The pretrial motion to suppress all the items of evidence mentioned above having been denied, they were all admitted in evidence against defendant during the trial.

We first deal with the ground of denial of the pretrial motion -- lack of standing of defendant, owner of the premises where the illegal search was conducted, to complain of the seizure of property from another person. This was patently groundless. The search was aimed at defendant, and it was his privacy which was invaded. The warrant designated his shop. He therefore had standing to complain of the evidential use against him of anything obtained by the police as a result or in the course of that search. Jones v. United States, 362 U.S. 257, 261, 80 S. Ct. 725, 4 L. Ed. 2 d 697 (1960); and cf. State v. Bibbo, 83 N.J. Super. 36 (App. Div. 1964). A defendant is entitled to suppression of evidence seized in an unlawful search if he has either a "proprietary, possessory or participatory interest in the purloined or bludgeoned evidence, or, alternatively, in the place where it was found' (emphasis added). Maguire, Evidence of Guilt, p. 216 (1959); Jeffers v. United States, 88 U.S. App. D.C. 58,

187 F.2d 498, 500 (1950), affirmed United States v. Jeffers, 342 U.S. 48, 72 S. Ct. 93, 96 L. Ed. 59 (1951); State v. Wade, 89 N.J. Super. 139 (App. Div. 1965).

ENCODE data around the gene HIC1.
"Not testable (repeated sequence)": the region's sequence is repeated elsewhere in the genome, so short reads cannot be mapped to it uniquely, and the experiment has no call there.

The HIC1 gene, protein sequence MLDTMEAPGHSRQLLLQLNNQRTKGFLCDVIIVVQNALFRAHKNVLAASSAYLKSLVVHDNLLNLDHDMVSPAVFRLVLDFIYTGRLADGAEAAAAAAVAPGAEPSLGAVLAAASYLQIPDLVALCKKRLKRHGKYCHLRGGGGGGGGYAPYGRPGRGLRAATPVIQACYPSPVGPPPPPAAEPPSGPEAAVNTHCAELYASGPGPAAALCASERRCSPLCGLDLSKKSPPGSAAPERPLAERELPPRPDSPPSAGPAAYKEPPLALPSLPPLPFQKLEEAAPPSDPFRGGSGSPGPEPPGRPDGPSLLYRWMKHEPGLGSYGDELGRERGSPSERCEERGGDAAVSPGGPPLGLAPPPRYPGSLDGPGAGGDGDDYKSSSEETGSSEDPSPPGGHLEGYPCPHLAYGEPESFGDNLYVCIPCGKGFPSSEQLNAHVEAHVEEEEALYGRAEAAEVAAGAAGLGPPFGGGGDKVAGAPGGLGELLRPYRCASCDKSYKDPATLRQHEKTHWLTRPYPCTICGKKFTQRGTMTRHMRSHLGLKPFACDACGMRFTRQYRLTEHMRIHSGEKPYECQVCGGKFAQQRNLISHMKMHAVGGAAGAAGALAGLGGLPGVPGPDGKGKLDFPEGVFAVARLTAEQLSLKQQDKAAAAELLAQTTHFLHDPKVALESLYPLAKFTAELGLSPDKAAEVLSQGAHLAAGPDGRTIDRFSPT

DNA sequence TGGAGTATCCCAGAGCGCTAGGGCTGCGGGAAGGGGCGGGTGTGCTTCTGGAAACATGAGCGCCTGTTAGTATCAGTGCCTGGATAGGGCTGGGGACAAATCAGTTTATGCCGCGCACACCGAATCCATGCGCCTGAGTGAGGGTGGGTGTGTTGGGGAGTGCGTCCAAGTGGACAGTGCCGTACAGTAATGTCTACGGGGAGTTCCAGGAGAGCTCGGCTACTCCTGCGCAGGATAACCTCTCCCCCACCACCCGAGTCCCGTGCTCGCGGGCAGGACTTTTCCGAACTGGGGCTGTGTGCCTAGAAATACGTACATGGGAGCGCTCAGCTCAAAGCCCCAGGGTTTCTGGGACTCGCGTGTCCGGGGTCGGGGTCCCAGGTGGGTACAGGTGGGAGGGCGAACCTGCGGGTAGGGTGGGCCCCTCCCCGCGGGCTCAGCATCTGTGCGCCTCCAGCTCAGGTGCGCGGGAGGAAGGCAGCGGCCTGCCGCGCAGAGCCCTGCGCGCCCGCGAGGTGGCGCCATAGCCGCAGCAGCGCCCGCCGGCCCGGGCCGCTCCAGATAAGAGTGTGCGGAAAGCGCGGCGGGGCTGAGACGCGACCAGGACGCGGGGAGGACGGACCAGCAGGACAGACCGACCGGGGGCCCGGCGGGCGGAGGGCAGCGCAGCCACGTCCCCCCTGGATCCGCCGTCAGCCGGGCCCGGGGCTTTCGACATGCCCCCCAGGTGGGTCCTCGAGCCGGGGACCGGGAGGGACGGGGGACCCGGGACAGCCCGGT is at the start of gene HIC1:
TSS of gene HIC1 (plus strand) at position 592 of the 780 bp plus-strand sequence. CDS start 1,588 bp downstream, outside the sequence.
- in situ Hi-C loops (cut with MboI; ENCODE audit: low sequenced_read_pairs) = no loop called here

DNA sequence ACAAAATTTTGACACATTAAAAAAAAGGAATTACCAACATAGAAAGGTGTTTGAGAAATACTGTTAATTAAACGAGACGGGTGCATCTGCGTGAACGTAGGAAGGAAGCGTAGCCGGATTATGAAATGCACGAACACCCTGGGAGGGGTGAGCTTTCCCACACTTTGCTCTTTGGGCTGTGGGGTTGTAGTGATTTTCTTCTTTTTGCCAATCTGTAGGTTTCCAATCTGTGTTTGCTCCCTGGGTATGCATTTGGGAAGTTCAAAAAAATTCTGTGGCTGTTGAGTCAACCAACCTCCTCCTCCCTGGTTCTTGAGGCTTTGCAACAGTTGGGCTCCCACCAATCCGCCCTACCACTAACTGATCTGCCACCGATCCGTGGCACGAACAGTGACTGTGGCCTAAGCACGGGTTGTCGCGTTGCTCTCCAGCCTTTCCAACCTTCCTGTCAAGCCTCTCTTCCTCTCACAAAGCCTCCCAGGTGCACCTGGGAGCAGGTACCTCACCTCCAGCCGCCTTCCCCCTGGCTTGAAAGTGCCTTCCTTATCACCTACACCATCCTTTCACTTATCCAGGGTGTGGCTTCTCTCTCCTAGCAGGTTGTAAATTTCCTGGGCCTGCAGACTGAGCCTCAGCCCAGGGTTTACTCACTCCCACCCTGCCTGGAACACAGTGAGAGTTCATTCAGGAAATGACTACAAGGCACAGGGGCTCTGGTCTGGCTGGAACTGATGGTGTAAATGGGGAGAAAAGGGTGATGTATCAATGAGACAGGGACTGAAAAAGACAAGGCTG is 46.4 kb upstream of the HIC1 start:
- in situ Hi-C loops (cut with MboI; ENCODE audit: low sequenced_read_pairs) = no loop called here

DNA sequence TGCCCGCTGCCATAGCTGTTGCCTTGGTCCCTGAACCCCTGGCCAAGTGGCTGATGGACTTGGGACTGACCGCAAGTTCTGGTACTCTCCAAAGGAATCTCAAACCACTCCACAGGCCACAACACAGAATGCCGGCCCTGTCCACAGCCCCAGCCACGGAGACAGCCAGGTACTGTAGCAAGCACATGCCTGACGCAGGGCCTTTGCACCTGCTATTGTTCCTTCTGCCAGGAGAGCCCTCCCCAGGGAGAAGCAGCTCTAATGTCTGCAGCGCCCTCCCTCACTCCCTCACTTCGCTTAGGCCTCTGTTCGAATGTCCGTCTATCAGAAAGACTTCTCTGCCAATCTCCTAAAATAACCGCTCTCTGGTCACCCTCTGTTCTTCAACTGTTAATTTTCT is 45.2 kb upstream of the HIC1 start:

The State also contends that since "the search and seizure of the betting slips took place on the premises of the barber shop which is a public place by statute and the common law because members of the public had the right to enter, including the police," therefore it follows that a seizure from Torrieri without a warrant is "not a search within the protection of the Fourth Amendment which is limited to and protects invasion against the police from unreasonable searches and seizures in private homes and places." The argument is completely without foundation.

It has never been held that a place of business of a private person or concern open to the public for purposes of doing business is beyond the protection of the Fourth Amendment, although the nature of a place of business as open to the public clearly is a factor in adjudging the reasonableness of an entry thereon by police officers. Private places of business, although open to such members of the public as had business with the owners, have repeatedly been held, or have been assumed without argument to the contrary, to be within the protection of the Fourth Amendment. Gouled v. United States, 255 U.S. 298, 41 S. Ct. 261, 65 L. Ed. 647 (1921); Silverthorne Lumber Co. v. United States, 251 U.S. 385, 40 S. Ct. 182, 64 L. Ed. 319 (1920); Go-Bart Importing Co. v. United States, 282 U.S. 344, 51 S. Ct. 153, 75 L. Ed. 374 (1931); United States v. Lefkowitz, 285 U.S. 452, 52 S. Ct. 420, 76 L. Ed. 877 (1932). In United States v. DiCorvo, 37 F.2d 124, 132-133 (D.C. Conn. ...